Toasted Almond? Strawberry Shortcake? Chocolate Eclair?

Did you ever chase after an ice cream truck? This is one summer time activity my kids have no experience in because my neighborhood does not allow ice cream trucks.

Doesn’t that suck?

In short, the transplanted goombahs from NY & NJ (hey, I’m technically one of them) that serve as our Board of Directors, think  the presence of ice cream trucks in the neighborhood will mean certain doom and destruction to our community’s youth. Translate that into: they are afraid someone will get hit by a car.

I see their point a little teeny tiny bit. There is the possibility that some lazy ass mom will send her 7 year old with a $5 bill to run after the truck to fetch her a nutty buddy. This mom will not supervise to see if little Freddy looks both ways – she is too busy watching “The Kardashians” in her pajamas.

I think it’s such a shame that my kids are missing out on a sacred thrill of summer. There was something so very wonderful when on a boring Sunday afternoon you heard the faint jingle of the bells, or in my later years, the repetitive tune from the truck still far enough away that you had time to beg for change.

I can recall running into the house and pleading with my mom for some money screaming “ice cream man! Ice cream man!” and dancing in an impatient circle while she rummaged around in her purse for some loose change. If mom was nowhere in sight, I could resort to digging around in the pool bag. This was our carry all tote that we took to our town pool which constantly smelled of Coppertone and usually had no less than $85.00 worth of loose change in the bottom.

Once you procured the necessary funds, you ran back outside to try and pinpoint the location of the ice cream truck. You ran to the street, and in a stance similar to that of a Cocker Spaniel, would cock your ears left and right until you once again heard the jingle of the bells. Was he closer? Farther Away? Sometimes this took some minutes, but once the sound was pinpointed you frantically scanned up and down the street waiting for that white beauty to turn the corner and come rambling down your block.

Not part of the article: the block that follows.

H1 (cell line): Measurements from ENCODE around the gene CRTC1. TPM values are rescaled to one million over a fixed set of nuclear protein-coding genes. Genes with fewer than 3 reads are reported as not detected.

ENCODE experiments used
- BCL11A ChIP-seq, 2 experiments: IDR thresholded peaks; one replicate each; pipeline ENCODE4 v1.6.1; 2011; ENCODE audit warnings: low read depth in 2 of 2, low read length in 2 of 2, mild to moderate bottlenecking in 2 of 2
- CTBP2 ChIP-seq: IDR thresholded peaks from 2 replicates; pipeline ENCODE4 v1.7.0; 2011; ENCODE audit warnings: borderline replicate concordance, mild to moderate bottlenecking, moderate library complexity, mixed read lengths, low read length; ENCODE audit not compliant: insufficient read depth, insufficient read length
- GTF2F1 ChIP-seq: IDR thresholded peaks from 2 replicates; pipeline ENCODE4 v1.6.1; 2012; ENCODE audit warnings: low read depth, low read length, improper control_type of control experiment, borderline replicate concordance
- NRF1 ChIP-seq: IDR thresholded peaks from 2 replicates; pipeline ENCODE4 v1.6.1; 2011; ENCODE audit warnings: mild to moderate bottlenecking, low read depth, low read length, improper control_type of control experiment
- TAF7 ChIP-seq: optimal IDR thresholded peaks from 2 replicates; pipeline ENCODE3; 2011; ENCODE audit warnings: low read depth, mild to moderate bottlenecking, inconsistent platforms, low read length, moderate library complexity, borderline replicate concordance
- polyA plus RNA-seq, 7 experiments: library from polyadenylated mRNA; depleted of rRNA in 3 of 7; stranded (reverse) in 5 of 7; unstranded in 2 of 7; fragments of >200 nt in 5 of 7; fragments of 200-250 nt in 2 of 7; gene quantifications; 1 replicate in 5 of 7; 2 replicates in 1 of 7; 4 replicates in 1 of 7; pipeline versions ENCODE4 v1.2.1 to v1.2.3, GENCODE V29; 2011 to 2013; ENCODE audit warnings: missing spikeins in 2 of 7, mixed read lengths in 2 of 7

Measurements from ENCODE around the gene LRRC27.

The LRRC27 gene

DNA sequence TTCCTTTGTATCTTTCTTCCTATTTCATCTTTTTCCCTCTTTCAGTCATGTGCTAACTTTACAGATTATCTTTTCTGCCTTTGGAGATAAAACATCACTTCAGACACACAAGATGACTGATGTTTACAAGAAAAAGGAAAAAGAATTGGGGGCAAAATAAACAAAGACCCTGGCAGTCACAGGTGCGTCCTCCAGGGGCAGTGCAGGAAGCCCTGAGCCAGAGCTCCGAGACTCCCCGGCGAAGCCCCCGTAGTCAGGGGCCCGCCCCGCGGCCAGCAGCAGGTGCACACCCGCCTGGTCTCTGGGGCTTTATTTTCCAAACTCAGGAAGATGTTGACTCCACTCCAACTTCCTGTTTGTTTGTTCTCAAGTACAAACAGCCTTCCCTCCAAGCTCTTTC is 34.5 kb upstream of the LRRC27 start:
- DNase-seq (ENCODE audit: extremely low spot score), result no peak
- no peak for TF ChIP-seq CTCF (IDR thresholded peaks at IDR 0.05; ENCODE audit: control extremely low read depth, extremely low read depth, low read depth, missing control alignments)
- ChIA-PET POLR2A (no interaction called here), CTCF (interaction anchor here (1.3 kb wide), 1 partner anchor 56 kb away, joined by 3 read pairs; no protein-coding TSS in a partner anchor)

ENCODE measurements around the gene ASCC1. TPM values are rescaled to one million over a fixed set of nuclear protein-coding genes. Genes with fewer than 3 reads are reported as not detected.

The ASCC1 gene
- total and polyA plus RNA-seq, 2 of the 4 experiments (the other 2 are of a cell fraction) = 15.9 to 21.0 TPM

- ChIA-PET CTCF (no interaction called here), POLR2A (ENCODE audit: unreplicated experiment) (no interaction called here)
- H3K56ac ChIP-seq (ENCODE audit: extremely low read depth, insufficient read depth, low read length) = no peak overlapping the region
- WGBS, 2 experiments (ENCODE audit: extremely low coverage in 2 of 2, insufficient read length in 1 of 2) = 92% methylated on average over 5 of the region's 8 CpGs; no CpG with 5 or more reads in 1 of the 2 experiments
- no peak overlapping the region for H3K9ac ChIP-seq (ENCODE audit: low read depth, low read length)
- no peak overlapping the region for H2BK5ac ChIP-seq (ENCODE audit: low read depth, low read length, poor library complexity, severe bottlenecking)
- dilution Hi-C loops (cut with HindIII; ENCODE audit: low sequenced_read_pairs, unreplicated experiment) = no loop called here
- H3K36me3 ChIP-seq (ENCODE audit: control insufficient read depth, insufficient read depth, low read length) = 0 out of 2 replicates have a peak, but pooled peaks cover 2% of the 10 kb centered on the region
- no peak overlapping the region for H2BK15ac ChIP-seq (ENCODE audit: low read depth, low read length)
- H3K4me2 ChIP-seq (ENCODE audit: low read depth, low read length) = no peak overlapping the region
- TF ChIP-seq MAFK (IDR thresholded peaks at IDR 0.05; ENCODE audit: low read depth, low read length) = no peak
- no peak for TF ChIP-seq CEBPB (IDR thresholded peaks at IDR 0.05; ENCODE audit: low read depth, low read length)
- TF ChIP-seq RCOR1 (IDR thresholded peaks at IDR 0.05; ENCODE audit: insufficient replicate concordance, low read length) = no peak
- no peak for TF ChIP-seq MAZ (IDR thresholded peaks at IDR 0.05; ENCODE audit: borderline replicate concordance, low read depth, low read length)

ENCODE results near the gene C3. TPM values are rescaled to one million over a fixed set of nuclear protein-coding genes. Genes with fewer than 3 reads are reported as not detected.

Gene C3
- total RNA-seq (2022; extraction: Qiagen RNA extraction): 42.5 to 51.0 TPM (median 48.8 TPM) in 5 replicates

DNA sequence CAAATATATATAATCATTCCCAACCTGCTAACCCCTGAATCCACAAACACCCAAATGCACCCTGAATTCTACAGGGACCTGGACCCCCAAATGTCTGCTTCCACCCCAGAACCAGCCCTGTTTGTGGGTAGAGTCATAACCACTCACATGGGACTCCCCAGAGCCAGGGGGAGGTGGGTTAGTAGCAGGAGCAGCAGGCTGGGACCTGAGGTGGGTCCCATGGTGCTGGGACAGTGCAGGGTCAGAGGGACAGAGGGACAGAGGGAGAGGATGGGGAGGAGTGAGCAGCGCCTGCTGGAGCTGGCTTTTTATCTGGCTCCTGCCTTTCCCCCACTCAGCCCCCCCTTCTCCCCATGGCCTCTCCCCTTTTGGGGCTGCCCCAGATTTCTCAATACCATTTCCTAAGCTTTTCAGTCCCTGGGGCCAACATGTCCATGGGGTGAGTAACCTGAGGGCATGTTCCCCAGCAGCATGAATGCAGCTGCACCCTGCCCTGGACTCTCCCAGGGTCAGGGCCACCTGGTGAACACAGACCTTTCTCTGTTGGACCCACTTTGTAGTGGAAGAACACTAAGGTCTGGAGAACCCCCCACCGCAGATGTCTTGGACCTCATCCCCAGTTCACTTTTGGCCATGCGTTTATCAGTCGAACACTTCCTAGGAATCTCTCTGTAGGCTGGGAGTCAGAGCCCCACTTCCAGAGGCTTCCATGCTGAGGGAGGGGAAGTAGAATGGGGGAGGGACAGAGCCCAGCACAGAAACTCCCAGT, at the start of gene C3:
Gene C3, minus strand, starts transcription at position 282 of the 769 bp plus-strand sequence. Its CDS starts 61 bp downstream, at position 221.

Other times once back outside you never heard the bells at all, and you skulked dejectedly back into the house and sullenly handed your mom her money back.

Mr. Softee was the other ice cream alternative back in my day.

During my youth there were 2 varieties of ice cream man. First, we had the Good Humor man. He came in a white truck with several little doors on the back and sides. You never knew which door he would have to reach into to get your ice cream. It was sort of fun. Later on, the Good Humor man went away and the trucks evolved into vans with a giant window on the side which was plastered with stickers advertising the zillions of ice cream varieties you could buy. The dude driving the truck was most likely an unshaven stoner trying to make easy summer money.

Once the ice cream man pulled over for you, you felt the need to make a decision quickly…a crowd would usually form as news that the truck had stopped in the neighborhood. Nobody was  interested in waiting for me to decided whether I wanted a strawberry shortcake or a fudgesicle. What ever choice I eventually made, it was like a little summer nugget of gold. That ice cream was a coveted treat that can’t quite be equaled.

My kids have had the opportunity to experience this phenomenon twice, and both times it was a freaking blast for them. The ice cream could’ve cost $15 each and I would have gladly paid it. The last time was this past summer while visiting a family member up in Poughkeepsie, NY. That ice cream dude cleaned up during that stop. We were having a family reunion and we bought around 15 ice creams. I think the total was around $45 bucks. But it was worth it to see everyone sitting around on lawn chairs slurping ice cream and reminiscing about when we used to chase the trucks when we were kids.

It was great. And my kids never get to do it. Good thing summer’s over. Now I don’t have to bum out about this until next year.